- It’s farmers market day in Windermere, the next town over. The hunt for fresh produce that’s from nearby and isn’t sprayed, processed, exorcised or otherwise insulted has become a weekly obsession. I’ll accept as far as Georgia…after all, no peaches in Florida. But this one guy has baskets of local zucchini and yellow squash that are just aching to be grilled. Then there’s the cheese guy, who offered my 11-year-old son a shard of deeply aged Gouda and created a new Frenchman. This cheese is over-the-top good, but the guy sliding my VISA through one of those Square readers plugged into his iPhone kinda jars the quaintness out of the whole thing. (Wait; am I in his iTunes library now?) But the cheese…wow.
- Lest modern-day singles think their hookup hassles are peculiar to their own generation, they should make time for Marty, the 1955 film that won a Best Actor Academy Award for the late Ernest Borgnine. A timeless looking-for-real-love story set in a New York City that is no more, this film is sweetly and expertly acted in a way that almost kindles real nostalgia — but not quite. The serious end of the plot is never far away; even in the lighthearted moments, we never lose the tension of the drama of people’s lives trying to fit into their places in the universe — and not alone. Find a copy.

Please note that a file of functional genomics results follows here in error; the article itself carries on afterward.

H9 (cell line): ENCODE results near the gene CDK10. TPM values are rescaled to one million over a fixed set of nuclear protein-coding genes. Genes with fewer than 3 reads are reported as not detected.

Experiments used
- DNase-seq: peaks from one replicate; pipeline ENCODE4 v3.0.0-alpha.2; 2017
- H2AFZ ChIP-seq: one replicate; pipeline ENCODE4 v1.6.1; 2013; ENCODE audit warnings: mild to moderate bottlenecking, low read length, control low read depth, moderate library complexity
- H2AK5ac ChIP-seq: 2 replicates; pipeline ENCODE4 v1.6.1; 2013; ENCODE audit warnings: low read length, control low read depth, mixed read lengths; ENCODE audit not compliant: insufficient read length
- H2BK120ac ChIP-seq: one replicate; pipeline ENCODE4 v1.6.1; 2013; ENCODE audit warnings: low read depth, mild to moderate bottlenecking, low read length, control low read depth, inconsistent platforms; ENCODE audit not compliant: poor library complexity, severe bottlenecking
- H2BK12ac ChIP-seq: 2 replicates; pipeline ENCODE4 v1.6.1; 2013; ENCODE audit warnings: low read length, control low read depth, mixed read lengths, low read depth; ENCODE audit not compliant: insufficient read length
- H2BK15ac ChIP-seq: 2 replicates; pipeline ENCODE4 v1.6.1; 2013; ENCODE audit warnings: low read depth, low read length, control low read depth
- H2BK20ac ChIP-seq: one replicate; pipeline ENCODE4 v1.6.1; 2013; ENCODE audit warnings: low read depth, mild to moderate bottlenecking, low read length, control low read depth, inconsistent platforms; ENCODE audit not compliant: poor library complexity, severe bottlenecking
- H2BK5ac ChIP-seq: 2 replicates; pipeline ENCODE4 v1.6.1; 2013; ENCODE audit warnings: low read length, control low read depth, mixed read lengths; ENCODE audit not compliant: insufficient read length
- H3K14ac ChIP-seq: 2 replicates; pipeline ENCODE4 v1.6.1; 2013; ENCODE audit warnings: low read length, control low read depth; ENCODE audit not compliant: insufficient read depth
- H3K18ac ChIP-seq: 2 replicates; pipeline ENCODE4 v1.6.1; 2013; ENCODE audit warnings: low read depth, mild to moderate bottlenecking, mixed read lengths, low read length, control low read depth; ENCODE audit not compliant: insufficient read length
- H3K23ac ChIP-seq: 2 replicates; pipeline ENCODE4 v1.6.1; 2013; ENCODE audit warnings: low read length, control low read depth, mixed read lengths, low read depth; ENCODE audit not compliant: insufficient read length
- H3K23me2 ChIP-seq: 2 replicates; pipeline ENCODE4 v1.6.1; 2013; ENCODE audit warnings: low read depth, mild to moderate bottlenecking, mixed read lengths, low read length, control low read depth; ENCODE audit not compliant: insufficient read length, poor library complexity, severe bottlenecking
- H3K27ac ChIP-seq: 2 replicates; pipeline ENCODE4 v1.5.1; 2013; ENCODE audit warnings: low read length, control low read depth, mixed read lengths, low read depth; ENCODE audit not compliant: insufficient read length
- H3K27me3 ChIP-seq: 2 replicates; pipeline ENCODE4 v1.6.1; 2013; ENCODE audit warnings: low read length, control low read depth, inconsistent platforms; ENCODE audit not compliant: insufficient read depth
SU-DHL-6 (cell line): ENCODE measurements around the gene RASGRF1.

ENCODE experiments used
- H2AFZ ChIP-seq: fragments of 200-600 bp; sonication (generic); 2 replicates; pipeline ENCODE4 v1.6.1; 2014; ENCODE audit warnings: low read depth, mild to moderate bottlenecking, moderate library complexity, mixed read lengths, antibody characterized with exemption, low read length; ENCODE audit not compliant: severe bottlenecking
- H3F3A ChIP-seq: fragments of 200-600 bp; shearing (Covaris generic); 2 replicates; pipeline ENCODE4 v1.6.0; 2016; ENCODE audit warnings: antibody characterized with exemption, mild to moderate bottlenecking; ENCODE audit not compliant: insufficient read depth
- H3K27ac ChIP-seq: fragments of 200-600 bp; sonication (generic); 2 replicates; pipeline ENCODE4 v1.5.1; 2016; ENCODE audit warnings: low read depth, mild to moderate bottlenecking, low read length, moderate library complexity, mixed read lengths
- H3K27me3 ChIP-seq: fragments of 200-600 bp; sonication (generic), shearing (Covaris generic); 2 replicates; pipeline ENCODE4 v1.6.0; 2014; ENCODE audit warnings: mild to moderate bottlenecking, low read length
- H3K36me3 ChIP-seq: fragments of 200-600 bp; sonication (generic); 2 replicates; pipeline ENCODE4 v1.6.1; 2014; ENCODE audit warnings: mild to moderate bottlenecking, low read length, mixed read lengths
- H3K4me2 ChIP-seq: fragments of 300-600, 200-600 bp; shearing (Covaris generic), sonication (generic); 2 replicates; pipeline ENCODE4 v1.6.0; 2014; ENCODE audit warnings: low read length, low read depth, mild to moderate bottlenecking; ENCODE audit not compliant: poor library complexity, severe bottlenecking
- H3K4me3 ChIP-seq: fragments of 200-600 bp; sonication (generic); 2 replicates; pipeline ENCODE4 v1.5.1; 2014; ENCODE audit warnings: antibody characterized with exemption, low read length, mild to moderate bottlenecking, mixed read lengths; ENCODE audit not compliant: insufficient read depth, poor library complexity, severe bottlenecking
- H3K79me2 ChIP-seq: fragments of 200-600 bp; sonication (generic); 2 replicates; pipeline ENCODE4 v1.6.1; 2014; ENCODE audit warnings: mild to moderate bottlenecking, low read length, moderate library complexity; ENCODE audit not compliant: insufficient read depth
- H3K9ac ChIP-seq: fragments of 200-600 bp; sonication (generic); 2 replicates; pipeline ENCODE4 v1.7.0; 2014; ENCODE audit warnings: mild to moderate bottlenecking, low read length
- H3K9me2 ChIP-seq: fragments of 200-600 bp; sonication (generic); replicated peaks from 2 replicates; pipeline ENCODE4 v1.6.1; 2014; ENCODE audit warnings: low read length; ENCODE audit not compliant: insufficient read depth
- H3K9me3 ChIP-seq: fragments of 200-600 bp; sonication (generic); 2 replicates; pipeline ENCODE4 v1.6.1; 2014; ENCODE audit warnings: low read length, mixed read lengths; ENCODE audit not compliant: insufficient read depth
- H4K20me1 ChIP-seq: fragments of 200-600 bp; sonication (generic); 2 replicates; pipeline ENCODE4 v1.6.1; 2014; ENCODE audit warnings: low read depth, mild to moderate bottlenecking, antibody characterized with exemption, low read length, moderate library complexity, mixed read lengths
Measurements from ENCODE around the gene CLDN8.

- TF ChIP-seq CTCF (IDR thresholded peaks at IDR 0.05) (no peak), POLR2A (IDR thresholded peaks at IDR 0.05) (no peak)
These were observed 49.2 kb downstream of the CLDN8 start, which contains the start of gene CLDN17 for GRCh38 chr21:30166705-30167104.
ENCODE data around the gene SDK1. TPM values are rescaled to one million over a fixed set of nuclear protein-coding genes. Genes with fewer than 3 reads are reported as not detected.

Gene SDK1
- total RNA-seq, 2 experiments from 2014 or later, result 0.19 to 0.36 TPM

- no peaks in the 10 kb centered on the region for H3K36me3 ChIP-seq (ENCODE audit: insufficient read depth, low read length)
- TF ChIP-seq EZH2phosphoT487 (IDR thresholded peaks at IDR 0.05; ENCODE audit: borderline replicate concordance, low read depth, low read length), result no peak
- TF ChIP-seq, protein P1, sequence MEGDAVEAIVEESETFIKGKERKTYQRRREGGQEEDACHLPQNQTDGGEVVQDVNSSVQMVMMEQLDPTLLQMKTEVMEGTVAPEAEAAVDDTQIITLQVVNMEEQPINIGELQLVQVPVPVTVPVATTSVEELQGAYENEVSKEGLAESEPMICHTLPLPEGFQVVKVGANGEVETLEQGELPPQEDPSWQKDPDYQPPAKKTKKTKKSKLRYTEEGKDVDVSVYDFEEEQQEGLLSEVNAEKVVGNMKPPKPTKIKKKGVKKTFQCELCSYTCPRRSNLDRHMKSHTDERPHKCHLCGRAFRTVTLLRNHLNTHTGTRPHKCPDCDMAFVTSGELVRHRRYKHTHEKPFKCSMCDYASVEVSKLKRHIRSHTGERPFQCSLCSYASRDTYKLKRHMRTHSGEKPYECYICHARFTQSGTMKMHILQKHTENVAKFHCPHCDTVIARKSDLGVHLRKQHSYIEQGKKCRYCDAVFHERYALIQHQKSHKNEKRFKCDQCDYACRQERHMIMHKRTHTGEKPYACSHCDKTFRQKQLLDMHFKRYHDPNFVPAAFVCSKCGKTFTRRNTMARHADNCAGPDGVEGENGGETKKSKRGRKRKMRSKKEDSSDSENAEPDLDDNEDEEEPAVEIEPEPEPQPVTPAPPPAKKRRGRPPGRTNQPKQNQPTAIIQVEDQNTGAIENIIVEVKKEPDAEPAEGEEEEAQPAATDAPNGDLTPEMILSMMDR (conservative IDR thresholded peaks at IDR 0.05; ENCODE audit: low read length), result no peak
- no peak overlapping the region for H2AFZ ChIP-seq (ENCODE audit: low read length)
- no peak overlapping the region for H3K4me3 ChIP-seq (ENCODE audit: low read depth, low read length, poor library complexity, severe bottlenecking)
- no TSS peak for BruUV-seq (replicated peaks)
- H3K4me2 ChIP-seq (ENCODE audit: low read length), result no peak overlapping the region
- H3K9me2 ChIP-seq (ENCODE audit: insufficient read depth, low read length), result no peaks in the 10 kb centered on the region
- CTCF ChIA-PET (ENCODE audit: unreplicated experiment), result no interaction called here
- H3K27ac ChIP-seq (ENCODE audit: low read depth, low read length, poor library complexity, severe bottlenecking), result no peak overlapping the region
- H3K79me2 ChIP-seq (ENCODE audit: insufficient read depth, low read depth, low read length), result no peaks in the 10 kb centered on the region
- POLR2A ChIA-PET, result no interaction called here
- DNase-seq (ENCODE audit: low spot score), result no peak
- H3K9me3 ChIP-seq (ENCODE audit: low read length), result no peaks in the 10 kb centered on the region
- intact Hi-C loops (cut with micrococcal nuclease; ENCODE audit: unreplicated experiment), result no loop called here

- My family doesn’t like to believe this, but when I was about 4, I thought Ernest Borgnine, who then resembled my father, actually was my father. McHale’s Navy was current on TV then, and with a 4-year-old’s leisurely grasp on reality, I simply plugged into the wrong outlet. After all, when my Dad was that age, he sort of looked like Borgnine, and….well, when HE was home, McHale’s Navy was never on, and when it was on, he was never home. (He was at the office in a suit and tie; it was 1965). What was a TV generation toddler to think? Anyway, I got over it after my Dad stopped reading the scripts I left for him….
- How is it possible to enjoy a good night’s sleep so much, yet have such an aversion to going upstairs and actually going to bed? Can it be there is really something that’s too good to miss? Or does the body/mind/soul crave a few moments of quiet in the house late at night? Maybe I want my kid to experience that warm security of falling asleep knowing that Dad is downstairs and all is well, which is what my Dad did for me. And to watch the 11 o’clock news. But also for me.